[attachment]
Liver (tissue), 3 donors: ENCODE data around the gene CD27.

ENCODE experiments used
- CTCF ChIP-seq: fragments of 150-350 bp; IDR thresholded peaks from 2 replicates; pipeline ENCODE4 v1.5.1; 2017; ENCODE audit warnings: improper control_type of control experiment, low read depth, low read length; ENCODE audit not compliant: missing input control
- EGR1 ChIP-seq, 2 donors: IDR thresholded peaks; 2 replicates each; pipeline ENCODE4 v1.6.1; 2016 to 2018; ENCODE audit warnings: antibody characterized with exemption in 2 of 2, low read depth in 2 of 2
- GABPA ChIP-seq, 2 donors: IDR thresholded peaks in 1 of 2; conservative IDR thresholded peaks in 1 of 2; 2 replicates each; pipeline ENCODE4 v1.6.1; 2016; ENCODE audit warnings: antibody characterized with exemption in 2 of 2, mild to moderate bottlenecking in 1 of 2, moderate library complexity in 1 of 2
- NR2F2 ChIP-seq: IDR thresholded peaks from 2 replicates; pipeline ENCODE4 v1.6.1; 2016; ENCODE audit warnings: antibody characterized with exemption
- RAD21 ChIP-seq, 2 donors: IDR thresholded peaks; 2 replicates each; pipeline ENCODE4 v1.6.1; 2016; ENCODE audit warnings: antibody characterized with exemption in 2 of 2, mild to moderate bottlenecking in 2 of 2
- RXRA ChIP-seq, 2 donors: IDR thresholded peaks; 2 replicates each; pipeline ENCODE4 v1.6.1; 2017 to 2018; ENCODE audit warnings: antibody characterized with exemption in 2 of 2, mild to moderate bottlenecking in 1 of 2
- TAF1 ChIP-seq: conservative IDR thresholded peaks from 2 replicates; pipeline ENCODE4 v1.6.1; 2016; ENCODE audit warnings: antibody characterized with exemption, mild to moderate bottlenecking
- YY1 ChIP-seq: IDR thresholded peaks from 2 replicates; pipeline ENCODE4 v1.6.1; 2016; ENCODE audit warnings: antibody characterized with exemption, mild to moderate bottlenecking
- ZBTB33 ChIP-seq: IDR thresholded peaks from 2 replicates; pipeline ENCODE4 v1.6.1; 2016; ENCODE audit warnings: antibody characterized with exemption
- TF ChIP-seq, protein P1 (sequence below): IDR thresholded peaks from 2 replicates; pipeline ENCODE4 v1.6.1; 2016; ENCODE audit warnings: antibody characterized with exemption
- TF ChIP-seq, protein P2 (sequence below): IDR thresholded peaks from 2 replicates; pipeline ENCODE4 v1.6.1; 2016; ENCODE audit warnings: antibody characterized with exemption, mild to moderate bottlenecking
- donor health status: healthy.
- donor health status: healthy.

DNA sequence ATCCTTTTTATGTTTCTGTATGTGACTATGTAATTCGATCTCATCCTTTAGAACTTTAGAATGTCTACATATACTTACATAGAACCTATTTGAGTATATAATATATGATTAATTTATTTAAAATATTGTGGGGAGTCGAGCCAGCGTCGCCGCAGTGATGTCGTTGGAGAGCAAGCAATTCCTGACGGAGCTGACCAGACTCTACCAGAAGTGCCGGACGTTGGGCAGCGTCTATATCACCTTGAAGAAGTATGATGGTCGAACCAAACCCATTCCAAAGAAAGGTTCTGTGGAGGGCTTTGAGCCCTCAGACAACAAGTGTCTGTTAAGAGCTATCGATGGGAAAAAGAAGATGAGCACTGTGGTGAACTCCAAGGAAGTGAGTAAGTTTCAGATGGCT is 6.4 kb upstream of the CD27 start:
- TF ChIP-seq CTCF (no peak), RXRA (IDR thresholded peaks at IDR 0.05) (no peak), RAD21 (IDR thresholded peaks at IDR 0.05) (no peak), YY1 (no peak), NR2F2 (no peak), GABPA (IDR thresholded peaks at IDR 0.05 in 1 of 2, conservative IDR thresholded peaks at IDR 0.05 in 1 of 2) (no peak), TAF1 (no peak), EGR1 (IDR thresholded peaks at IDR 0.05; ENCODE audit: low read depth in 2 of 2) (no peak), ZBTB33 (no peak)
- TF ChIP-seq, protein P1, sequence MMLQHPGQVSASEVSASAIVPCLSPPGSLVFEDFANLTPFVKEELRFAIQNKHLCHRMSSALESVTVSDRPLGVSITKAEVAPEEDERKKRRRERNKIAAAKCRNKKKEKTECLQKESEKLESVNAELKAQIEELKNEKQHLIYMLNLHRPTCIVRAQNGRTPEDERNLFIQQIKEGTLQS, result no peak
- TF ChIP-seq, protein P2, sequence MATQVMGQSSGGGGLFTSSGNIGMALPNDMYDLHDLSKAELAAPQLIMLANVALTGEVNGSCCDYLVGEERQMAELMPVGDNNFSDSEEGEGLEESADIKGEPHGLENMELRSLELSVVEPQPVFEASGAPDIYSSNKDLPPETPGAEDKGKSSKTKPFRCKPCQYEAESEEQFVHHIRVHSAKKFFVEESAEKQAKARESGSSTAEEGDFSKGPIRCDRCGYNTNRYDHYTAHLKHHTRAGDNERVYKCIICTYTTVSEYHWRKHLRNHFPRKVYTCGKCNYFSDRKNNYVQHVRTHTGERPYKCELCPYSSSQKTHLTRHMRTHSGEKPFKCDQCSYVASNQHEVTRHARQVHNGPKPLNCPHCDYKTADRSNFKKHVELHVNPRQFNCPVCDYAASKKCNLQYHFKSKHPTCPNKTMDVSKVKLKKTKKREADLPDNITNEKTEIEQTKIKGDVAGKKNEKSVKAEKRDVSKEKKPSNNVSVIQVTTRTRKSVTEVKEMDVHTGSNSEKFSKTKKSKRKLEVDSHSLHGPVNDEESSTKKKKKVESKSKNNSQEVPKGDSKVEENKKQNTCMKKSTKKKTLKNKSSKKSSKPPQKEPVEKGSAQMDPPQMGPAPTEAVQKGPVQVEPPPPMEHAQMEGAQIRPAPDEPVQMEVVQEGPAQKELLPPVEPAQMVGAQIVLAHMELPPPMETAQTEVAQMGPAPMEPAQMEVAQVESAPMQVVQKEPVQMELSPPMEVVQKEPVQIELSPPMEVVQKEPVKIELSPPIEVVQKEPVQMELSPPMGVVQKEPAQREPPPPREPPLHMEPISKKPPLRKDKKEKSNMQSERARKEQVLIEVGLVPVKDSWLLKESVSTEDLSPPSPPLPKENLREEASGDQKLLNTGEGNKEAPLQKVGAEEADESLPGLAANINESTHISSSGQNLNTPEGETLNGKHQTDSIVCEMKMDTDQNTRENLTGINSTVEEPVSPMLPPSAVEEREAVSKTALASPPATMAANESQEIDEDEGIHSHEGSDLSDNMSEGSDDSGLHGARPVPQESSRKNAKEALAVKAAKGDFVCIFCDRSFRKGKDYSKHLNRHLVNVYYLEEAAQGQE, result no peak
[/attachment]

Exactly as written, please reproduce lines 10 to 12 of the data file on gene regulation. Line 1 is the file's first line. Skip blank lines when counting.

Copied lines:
- YY1 ChIP-seq: IDR thresholded peaks from 2 replicates; pipeline ENCODE4 v1.6.1; 2016; ENCODE audit warnings: antibody characterized with exemption, mild to moderate bottlenecking
- ZBTB33 ChIP-seq: IDR thresholded peaks from 2 replicates; pipeline ENCODE4 v1.6.1; 2016; ENCODE audit warnings: antibody characterized with exemption
- TF ChIP-seq, protein P1 (sequence below): IDR thresholded peaks from 2 replicates; pipeline ENCODE4 v1.6.1; 2016; ENCODE audit warnings: antibody characterized with exemption